Being one of millions of surfers throughout the Internet, I see that fundamental civil liberties are
as important in cyberspace as they are in traditional contexts. Cyberspace defined in Webster's
Tenth Edition dictionary is the on-line worlds of networks. The right to speak and publish
using a virtual pen has its roots in a long tradition dating back to the very founding of democracy
in this country. With the passage of the 1996 Telecommunications Act, Congress has prepared
to turn the Internet from one of the greatest resources of cultural, social, and scientific
information into the online equivalent of a children's reading room. By invoking the overboard
and vague term "indecent" as the standard by which electronic communication should be
censored, Congress has insured that information providers seeking to avoid criminal prosecution
will close the gates on anything but the most tame information and discussions.
The Communications Decency Act calls for two years of jail time for anyone caught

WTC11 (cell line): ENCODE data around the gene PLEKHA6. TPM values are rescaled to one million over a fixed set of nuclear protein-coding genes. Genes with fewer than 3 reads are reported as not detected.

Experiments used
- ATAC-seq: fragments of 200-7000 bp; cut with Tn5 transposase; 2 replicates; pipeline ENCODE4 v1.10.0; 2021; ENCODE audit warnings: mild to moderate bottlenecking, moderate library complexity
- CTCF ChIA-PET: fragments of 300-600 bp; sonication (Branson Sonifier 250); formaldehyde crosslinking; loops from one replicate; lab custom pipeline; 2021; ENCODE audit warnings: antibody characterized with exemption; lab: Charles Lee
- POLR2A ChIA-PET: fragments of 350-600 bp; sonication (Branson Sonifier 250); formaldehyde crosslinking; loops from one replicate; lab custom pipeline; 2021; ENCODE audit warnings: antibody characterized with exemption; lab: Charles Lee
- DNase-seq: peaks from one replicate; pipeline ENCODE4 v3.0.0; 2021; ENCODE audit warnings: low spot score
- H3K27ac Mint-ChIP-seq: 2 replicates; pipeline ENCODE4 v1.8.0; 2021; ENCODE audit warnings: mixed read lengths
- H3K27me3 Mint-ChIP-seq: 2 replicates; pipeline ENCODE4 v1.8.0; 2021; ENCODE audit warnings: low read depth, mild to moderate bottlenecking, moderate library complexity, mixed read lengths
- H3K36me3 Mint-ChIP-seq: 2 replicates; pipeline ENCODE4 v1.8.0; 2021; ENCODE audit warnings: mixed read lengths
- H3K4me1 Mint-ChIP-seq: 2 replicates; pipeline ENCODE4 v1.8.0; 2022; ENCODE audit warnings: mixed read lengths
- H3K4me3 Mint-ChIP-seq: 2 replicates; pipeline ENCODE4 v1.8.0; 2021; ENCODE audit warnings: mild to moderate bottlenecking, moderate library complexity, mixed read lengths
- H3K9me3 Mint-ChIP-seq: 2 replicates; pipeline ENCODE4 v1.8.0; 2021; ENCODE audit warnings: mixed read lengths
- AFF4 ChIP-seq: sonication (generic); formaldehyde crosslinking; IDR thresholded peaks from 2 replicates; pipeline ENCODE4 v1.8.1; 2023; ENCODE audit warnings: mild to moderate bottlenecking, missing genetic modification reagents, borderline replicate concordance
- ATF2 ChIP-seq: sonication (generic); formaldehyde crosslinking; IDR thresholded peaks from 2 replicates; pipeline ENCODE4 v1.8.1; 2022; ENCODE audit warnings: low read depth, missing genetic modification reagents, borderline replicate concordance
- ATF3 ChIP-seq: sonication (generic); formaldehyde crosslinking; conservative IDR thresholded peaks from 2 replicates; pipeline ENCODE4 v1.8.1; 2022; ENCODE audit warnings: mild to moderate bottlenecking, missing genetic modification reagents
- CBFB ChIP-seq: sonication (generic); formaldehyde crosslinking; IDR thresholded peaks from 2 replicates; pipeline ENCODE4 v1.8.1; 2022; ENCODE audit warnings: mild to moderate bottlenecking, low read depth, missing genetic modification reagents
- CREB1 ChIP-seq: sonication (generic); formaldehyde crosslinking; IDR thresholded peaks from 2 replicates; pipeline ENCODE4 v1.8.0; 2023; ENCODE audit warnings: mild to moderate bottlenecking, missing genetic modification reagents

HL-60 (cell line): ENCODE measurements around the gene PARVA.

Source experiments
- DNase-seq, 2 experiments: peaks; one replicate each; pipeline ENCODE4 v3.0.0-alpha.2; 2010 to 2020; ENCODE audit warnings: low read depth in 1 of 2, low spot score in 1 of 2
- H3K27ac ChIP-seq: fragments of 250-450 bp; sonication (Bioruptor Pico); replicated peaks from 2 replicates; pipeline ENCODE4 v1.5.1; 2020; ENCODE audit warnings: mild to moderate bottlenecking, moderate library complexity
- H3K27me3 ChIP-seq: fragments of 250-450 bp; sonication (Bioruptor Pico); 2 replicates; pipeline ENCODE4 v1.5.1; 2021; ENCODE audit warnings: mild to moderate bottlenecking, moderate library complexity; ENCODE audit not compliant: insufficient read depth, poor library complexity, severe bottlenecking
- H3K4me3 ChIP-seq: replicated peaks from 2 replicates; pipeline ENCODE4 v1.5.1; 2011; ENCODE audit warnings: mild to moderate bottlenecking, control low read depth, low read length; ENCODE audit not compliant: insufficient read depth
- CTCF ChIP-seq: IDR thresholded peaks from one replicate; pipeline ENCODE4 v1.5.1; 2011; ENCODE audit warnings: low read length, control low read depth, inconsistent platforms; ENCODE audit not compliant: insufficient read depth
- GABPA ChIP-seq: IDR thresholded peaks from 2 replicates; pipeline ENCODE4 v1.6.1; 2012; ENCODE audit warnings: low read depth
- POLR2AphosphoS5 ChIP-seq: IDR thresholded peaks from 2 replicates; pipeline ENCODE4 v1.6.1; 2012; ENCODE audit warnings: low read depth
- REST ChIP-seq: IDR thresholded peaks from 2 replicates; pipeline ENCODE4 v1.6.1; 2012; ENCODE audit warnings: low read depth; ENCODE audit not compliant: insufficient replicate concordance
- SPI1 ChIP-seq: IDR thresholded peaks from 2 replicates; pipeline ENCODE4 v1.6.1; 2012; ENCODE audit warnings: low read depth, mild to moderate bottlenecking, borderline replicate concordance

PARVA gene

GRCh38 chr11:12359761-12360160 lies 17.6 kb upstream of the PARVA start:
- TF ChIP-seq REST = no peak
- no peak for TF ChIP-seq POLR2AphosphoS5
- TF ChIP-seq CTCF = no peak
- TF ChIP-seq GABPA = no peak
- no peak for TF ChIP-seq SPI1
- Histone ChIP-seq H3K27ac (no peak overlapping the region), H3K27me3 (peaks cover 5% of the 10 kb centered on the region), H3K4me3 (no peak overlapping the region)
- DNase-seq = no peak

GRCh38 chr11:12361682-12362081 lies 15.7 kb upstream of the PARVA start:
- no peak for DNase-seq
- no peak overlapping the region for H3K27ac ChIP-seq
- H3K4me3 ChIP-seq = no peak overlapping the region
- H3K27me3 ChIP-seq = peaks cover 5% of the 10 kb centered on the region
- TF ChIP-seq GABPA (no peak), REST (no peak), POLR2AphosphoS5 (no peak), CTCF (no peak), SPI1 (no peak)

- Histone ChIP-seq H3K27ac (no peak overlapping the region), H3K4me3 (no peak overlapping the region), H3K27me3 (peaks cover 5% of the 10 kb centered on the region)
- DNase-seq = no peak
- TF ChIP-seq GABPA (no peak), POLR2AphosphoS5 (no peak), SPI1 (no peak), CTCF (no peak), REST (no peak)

using "indecent" language over the net; as if reading profanities online affects us more
dramatically than reading them on paper.
Our First Amendment states, "Congress shall make no
law respecting an establishment of religion, or prohibiting the free exercise thereof, or abridging
the freedom of speech, or of the press...." The Act takes away this right. The
Constitution-defying traitors creating these useless laws do not they understand the medium
they're trying to control. What they "claim" is that they are trying to protect our children from
moral threatening content.
This "protect our helpless children" ideology is bogus. If more government officials
were more knowledgeable about online information they would realize the huge flaw the
Communication Decency Act contains. We don't need the government to patrol fruitlessly on
the Internet when parents can simply install software like Net Nanny or Surf...